Rémi Jacob, with Ophélie Artaud 11:10 am, March 27, 2023

This week, a bill to regulate the profession of influencer will be discussed in the National Assembly. The objective: to better control this profession, sometimes plagued by abuses. And as the Minister of the Economy Bruno Le Maire explains at the microphone of Europe 1/Culture médias, the goal is also to empower the platforms.

"We will not let anything pass us by. No drift, no abuse, no embezzlement." On Friday, the Minister of the Economy Bruno Le Maire presented his device to regulate the sector of influencers. Because from this Tuesday, a bill on the subject will be studied in the National Assembly. Objective: to put some order in this boiling sector.

The first measure proposed: subject influencers to the same advertising rules as traditional media. Another obligation: mention the use of filters or photo retouching during a paid partnership, in order to "limit the destructive psychological effects of these practices for the esteem of Internet users".

Establishment of an "influencer brigade"

Underage influencers will also be more protected. The idea behind all these measures is that there is then a real control, as Bruno Le Maire explains at the microphone of Europe 1/Culture médias.

"We will have a reporting system that will be put in place. We will set up an influencer brigade composed of fifteen people here at Bercy, and we will have a whole scale of sanctions that will go from financial sanctions to the withdrawal of accreditation for an influencer who has really broken all the rules, "says Bruno Le Maire.

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Another desire of Bercy, to empower the platforms. "They broadcast influencers' content so they can't wash their hands of it and say 'wait, it's not my fault, it's the influencers, I have nothing to do with it'. Everyone must be responsible. These abuses are the consumers who are the victims," adds the Minister of the Economy at the microphone of Europe 1/Culture media.

Ban the promotion of cosmetic surgery on social networks

Another spectacular measure: the ban on the promotion of cosmetic surgery on social networks. If the law is passed, it will be over with these videos on Instagram extolling the benefits of injections. Content that has disastrous consequences.

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"There are women who have found themselves disfigured for some, because influencers had advertised them for dubious practitioners who were not even doctors," said Socialist MP Arthur Delaporte, who co-authored the bill. "So that's why we want to move towards a general ban because there have been too many abuses on these subjects in particular that have harmed people's lives," he added to the microphone of Europe 1/Culture media.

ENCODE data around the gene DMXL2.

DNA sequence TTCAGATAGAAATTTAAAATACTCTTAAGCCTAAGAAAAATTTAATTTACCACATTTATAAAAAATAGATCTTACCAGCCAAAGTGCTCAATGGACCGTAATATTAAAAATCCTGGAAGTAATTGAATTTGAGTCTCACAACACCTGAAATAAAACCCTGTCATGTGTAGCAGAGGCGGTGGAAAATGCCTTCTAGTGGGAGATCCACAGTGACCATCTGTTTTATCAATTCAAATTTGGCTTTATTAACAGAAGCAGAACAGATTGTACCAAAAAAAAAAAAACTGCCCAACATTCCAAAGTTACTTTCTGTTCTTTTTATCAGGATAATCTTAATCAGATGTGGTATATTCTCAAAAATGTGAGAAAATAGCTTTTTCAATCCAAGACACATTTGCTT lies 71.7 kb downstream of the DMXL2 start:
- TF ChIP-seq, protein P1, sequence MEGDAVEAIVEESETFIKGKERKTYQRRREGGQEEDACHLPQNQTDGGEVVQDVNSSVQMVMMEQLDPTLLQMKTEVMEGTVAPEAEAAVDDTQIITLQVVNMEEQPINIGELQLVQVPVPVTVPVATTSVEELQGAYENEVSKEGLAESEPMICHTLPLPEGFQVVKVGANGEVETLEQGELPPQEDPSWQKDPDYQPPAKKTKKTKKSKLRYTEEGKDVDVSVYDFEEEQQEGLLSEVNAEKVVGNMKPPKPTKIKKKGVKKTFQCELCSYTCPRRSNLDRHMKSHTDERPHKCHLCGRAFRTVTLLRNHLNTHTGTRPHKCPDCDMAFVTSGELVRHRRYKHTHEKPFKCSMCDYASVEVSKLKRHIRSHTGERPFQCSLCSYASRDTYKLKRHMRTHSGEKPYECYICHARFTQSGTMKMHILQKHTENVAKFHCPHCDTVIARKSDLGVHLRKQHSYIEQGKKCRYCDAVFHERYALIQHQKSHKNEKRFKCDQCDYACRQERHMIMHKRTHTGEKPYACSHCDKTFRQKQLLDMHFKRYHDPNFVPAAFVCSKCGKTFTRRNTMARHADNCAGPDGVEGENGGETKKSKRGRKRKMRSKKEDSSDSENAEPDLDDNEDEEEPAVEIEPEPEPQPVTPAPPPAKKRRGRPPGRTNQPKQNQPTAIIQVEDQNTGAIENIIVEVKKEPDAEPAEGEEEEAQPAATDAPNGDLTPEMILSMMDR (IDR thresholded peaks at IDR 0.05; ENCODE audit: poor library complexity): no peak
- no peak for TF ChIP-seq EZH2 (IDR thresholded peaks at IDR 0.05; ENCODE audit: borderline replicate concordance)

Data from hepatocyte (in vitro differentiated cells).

A guide to good conduct for influencers

Finally, this text provides for the dissemination of a "guide of good conduct" for influencers. It is a document of about fifteen pages that lists all their rights and duties.

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"This guide is quite concrete. We think it can be useful, especially for all content creators who are alone and do not know where to inquire. We cannot know the 100,000 laws of this country," said Karine Fernandez, president of the Union of Professions of Influence and Content Creators (Umicc). "So it's important to be able to read it and we think it can work as long as everyone carries their responsibilities. Platforms have one, we agencies have one, advertisers have one, content creators have one. All together, we will be able to get there, "she assures the microphone of Europe 1 / Culture media.

A controversial forum

The Umicc, which was also this weekend at the initiative of a forum published in the Journal du dimanche which made a lot of talk. 150 influencers mentioned their fears at the idea that opprobrium would be cast on all influencers with this law. "We hear about the 'influencers', 'the fight to be fought' against us," they write. "We think it's a mistake. That a minority has become a generality."

Problem, several signatories then retracted, explaining that they were uncomfortable with this forum that could suggest that they are against this law, like Squeezie. The most followed YouTuber of France explained it in a message posted last night on Twitter. "I made the mistake of agreeing to my name appearing in a very awkward column, which I didn't even read before publication," wrote the first YouTuber of France.

My answer pic.twitter.com/hE2kM75lzx

— Squeezie (@xSqueeZie) March 26, 2023